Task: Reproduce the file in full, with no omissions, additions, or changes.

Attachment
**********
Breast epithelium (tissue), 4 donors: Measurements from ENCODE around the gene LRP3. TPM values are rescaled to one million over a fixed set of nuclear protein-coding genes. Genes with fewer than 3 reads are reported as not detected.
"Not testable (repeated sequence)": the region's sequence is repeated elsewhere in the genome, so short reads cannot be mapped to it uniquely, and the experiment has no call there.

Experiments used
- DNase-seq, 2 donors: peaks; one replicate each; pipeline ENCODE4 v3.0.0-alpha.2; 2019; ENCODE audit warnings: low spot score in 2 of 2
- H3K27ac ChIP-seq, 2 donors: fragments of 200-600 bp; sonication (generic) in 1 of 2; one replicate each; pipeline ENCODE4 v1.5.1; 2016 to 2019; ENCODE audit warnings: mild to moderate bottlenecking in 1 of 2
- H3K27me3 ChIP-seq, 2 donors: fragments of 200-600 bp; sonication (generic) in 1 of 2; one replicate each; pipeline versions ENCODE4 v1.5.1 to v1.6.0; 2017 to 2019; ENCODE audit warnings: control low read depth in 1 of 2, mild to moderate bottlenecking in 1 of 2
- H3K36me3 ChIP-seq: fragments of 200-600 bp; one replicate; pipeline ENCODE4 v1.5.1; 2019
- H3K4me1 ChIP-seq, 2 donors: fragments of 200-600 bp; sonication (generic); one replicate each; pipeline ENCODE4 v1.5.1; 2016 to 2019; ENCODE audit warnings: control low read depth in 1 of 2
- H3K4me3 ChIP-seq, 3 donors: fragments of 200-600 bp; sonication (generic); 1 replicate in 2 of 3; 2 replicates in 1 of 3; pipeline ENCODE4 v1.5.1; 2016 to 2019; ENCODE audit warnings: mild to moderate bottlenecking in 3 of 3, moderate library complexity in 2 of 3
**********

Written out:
Breast epithelium (tissue), 4 donors: Measurements from ENCODE around the gene LRP3. TPM values are rescaled to one million over a fixed set of nuclear protein-coding genes. Genes with fewer than 3 reads are reported as not detected.
"Not testable (repeated sequence)": the region's sequence is repeated elsewhere in the genome, so short reads cannot be mapped to it uniquely, and the experiment has no call there.

Experiments used
- DNase-seq, 2 donors: peaks; one replicate each; pipeline ENCODE4 v3.0.0-alpha.2; 2019; ENCODE audit warnings: low spot score in 2 of 2
- H3K27ac ChIP-seq, 2 donors: fragments of 200-600 bp; sonication (generic) in 1 of 2; one replicate each; pipeline ENCODE4 v1.5.1; 2016 to 2019; ENCODE audit warnings: mild to moderate bottlenecking in 1 of 2
- H3K27me3 ChIP-seq, 2 donors: fragments of 200-600 bp; sonication (generic) in 1 of 2; one replicate each; pipeline versions ENCODE4 v1.5.1 to v1.6.0; 2017 to 2019; ENCODE audit warnings: control low read depth in 1 of 2, mild to moderate bottlenecking in 1 of 2
- H3K36me3 ChIP-seq: fragments of 200-600 bp; one replicate; pipeline ENCODE4 v1.5.1; 2019
- H3K4me1 ChIP-seq, 2 donors: fragments of 200-600 bp; sonication (generic); one replicate each; pipeline ENCODE4 v1.5.1; 2016 to 2019; ENCODE audit warnings: control low read depth in 1 of 2
- H3K4me3 ChIP-seq, 3 donors: fragments of 200-600 bp; sonication (generic); 1 replicate in 2 of 3; 2 replicates in 1 of 3; pipeline ENCODE4 v1.5.1; 2016 to 2019; ENCODE audit warnings: mild to moderate bottlenecking in 3 of 3, moderate library complexity in 2 of 3